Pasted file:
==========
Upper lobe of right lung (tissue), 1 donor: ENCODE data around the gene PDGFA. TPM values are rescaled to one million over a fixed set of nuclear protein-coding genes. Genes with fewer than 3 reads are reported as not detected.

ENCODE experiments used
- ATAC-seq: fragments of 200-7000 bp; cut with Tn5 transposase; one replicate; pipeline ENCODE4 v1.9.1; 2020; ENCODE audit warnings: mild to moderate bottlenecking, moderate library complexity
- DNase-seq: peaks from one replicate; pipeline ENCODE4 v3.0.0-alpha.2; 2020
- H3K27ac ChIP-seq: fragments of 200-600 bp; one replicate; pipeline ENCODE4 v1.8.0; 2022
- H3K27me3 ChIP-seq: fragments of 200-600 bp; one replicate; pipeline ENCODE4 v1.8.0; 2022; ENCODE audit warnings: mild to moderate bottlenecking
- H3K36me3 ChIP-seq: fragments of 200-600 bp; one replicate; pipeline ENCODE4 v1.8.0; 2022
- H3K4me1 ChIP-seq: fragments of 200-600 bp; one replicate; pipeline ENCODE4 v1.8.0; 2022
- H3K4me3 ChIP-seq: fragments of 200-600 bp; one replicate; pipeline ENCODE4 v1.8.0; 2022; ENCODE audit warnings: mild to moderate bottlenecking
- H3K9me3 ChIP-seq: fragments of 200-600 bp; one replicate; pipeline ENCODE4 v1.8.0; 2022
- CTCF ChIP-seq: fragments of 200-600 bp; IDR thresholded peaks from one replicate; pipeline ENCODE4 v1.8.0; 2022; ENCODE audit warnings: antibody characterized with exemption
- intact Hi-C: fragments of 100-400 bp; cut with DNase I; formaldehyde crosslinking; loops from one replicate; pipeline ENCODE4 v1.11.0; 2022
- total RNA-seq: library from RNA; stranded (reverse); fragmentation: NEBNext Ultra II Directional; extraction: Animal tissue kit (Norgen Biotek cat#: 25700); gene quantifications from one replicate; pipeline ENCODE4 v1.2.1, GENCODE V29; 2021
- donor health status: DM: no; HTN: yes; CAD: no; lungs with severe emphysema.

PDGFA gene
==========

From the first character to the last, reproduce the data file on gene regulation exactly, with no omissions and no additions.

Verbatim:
Upper lobe of right lung (tissue), 1 donor: ENCODE data around the gene PDGFA. TPM values are rescaled to one million over a fixed set of nuclear protein-coding genes. Genes with fewer than 3 reads are reported as not detected.

ENCODE experiments used
- ATAC-seq: fragments of 200-7000 bp; cut with Tn5 transposase; one replicate; pipeline ENCODE4 v1.9.1; 2020; ENCODE audit warnings: mild to moderate bottlenecking, moderate library complexity
- DNase-seq: peaks from one replicate; pipeline ENCODE4 v3.0.0-alpha.2; 2020
- H3K27ac ChIP-seq: fragments of 200-600 bp; one replicate; pipeline ENCODE4 v1.8.0; 2022
- H3K27me3 ChIP-seq: fragments of 200-600 bp; one replicate; pipeline ENCODE4 v1.8.0; 2022; ENCODE audit warnings: mild to moderate bottlenecking
- H3K36me3 ChIP-seq: fragments of 200-600 bp; one replicate; pipeline ENCODE4 v1.8.0; 2022
- H3K4me1 ChIP-seq: fragments of 200-600 bp; one replicate; pipeline ENCODE4 v1.8.0; 2022
- H3K4me3 ChIP-seq: fragments of 200-600 bp; one replicate; pipeline ENCODE4 v1.8.0; 2022; ENCODE audit warnings: mild to moderate bottlenecking
- H3K9me3 ChIP-seq: fragments of 200-600 bp; one replicate; pipeline ENCODE4 v1.8.0; 2022
- CTCF ChIP-seq: fragments of 200-600 bp; IDR thresholded peaks from one replicate; pipeline ENCODE4 v1.8.0; 2022; ENCODE audit warnings: antibody characterized with exemption
- intact Hi-C: fragments of 100-400 bp; cut with DNase I; formaldehyde crosslinking; loops from one replicate; pipeline ENCODE4 v1.11.0; 2022
- total RNA-seq: library from RNA; stranded (reverse); fragmentation: NEBNext Ultra II Directional; extraction: Animal tissue kit (Norgen Biotek cat#: 25700); gene quantifications from one replicate; pipeline ENCODE4 v1.2.1, GENCODE V29; 2021
- donor health status: DM: no; HTN: yes; CAD: no; lungs with severe emphysema.

PDGFA gene